When we take medication prescribed by our doctors, we assume those products are as safe as possible and that any known risks will be disclosed so that we can make informed decisions.
Unfortunately, that isn’t always the case. Pharmaceutical companies routinely market their drugs for off-label purposes, and they don’t always warn of the potential dangers of this.
This was the case in Cooper v. Takeda Pharmaceuticals, where a jury in California granted $6.5 million to plaintiffs in this product liability case against the maker of the diabetes drug Actos. Despite the verdict, the judge in the case granted a judgment notwithstanding verdict in favor of defendants, after deciding to strike the testimony of plaintiffs’ expert witness post-trial.
The original plaintiff in the case subsequently died of causes related to the bladder cancer he had alleged was caused by consuming this drug for his diabetes. His wife, who as part of the original award received $1.5 million for loss of consortium, was named the successor-in-interest and proceeded as the sole plaintiff. She appealed the trial court’s decision.
A California appellate court reversed, finding trial court had abused its discretion, and reinstated the jury’s verdict.
Actos, which goes by the generic drug name pioglitazone, is part of a class of medications classified as thiazolidinediones. Another in that same class is rosiglitazone (Avandia), and both are used to treat type 2 diabetes. The first generic versions of Actos were approved in 2012, though the brand name drug has been on the market since 1999.
Both of these drugs, used on their own and in combination with other drugs, have been found to cause or significantly worsen congestive heart failure. They’ve also been linked to bladder cancer. While they have been shown to have significant benefits for some patients, they also come with serious risk, especially for those with high blood pressure, irregular heartbeats, a history of heart attacks and/or prolonged use of the drugs.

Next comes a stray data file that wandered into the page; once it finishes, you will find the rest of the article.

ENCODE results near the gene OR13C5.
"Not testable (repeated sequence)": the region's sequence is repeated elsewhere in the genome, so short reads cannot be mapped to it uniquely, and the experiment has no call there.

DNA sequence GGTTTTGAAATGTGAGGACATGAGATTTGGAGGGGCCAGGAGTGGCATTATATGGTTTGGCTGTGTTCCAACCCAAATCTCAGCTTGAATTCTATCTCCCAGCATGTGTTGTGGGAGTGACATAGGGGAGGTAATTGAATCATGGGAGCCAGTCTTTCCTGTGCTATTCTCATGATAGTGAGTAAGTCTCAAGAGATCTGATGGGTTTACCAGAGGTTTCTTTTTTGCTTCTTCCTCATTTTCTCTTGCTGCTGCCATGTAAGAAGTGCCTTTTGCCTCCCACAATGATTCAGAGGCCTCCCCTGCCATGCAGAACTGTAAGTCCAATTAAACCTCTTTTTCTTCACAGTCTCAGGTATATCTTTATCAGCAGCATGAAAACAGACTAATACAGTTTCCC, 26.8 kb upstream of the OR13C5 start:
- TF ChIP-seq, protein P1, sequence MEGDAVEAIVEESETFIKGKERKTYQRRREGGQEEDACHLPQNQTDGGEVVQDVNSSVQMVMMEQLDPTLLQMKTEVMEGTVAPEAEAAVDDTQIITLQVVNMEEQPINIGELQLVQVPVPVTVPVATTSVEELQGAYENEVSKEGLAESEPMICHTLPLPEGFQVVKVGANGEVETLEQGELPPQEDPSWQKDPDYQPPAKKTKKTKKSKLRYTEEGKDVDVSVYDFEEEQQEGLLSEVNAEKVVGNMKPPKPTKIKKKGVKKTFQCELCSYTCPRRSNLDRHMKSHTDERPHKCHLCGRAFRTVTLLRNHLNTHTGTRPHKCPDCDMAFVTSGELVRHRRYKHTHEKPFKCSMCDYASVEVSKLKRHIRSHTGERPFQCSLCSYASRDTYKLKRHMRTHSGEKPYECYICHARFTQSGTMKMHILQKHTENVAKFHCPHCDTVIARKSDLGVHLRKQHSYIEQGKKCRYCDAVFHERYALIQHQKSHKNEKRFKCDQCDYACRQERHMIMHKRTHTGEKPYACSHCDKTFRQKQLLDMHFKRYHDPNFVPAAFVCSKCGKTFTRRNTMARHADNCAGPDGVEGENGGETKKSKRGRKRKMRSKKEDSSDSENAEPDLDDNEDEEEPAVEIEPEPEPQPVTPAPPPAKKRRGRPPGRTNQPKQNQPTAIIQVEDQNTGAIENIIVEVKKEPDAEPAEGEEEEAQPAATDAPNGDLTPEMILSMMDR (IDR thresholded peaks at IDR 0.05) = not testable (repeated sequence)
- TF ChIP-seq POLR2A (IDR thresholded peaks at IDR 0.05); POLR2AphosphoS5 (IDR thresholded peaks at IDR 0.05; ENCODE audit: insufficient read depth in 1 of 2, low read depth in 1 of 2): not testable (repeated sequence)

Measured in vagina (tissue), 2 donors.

Decedent in this case was prescribed Actos by his doctor in 2006 for treatment of his diabetes. He continued taking it until 2011, when he was diagnosed with bladder cancer.
He and his wife later filed a product liability lawsuit against the pharmaceutical company, alleging it failed to adequately inform his primary care doctor of the risk of bladder cancer. They alleged negligent failure to warn, negligent misrepresentation, fraudulent concealment, strict liability and loss of consortium.
To support their case, they presented the testimony of an epidemiologist and oncologist as well as a urologic oncologist who both testified that this drug caused decedent’s bladder cancer with a reasonable degree of medical certainty. These assertions were primarily rooted in reviews of a number of epidemiological studies.
Defense objected to this testimony prior to and during trial, but the judge allowed it. It was only after the jury returned its verdict that judge decided to strike that testimony as unreliable, and after reaching this conclusion, found there was insufficient proof of causation.
The appeals court reversed, finding the expert testimony should not have been stricken and the original verdict should stand.
Contact our Carolina personal injury lawyers at Lee Law Offices today by calling 800-887-1965.
Cooper v. Takeda Pharmaceuticals, Aug. 13, 2015, California Court of Appeal, Second Appellate District, Division Three
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Report: Blood-Thinning Drug Unmonitored Harms Nursing Home Residents, Aug. 15, 2015, Asheville Product Liability Attorney Blog